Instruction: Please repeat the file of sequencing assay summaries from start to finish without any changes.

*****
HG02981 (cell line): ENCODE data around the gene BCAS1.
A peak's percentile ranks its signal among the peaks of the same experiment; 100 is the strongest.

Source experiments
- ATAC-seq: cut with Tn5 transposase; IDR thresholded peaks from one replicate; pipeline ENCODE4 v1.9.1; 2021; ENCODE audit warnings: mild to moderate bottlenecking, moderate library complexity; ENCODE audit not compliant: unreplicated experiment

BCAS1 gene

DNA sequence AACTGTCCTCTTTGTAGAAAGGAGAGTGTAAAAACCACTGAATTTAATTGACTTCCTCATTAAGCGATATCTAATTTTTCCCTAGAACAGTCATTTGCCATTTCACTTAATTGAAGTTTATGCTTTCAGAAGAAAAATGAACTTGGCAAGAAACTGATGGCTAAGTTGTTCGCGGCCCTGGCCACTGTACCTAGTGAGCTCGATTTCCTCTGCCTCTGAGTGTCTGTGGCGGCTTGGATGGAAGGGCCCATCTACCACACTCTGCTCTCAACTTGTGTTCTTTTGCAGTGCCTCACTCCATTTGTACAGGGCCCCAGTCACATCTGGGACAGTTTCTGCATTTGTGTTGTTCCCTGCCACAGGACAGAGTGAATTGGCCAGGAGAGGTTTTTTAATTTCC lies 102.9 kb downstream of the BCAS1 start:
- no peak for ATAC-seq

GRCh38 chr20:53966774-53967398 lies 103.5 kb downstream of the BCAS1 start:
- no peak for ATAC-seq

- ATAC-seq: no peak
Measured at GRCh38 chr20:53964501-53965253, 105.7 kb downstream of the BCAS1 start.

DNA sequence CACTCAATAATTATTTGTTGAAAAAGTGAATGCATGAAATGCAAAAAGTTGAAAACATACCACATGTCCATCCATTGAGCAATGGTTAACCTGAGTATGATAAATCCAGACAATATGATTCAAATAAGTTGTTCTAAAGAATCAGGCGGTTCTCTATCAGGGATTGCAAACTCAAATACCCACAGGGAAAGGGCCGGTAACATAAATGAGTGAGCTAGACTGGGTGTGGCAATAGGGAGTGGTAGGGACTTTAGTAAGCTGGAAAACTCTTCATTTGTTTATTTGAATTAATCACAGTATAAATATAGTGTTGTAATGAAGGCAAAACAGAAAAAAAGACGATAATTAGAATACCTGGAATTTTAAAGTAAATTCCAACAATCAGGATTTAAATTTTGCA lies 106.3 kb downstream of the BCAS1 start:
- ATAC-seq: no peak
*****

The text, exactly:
HG02981 (cell line): ENCODE data around the gene BCAS1.
A peak's percentile ranks its signal among the peaks of the same experiment; 100 is the strongest.

Source experiments
- ATAC-seq: cut with Tn5 transposase; IDR thresholded peaks from one replicate; pipeline ENCODE4 v1.9.1; 2021; ENCODE audit warnings: mild to moderate bottlenecking, moderate library complexity; ENCODE audit not compliant: unreplicated experiment

BCAS1 gene

DNA sequence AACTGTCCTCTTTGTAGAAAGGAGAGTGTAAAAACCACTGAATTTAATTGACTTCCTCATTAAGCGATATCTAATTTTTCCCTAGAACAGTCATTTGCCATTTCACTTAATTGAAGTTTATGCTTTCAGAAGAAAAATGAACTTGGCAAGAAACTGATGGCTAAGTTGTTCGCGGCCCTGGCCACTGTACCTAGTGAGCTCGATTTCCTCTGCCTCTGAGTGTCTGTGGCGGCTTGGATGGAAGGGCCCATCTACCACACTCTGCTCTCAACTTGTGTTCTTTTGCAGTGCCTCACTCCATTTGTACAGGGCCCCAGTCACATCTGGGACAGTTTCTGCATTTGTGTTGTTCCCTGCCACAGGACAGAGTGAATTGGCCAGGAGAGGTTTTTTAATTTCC lies 102.9 kb downstream of the BCAS1 start:
- no peak for ATAC-seq

GRCh38 chr20:53966774-53967398 lies 103.5 kb downstream of the BCAS1 start:
- no peak for ATAC-seq

- ATAC-seq: no peak
Measured at GRCh38 chr20:53964501-53965253, 105.7 kb downstream of the BCAS1 start.

DNA sequence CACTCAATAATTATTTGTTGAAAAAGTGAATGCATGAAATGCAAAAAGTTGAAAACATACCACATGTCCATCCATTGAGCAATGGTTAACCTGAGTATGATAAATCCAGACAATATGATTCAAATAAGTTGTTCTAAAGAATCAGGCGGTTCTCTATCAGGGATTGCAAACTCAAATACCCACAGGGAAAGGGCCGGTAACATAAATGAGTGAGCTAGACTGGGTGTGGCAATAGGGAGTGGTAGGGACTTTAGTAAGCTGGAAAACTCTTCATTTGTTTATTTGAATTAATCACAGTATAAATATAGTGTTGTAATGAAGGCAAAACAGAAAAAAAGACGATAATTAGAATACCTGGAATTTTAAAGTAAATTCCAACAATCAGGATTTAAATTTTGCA lies 106.3 kb downstream of the BCAS1 start:
- ATAC-seq: no peak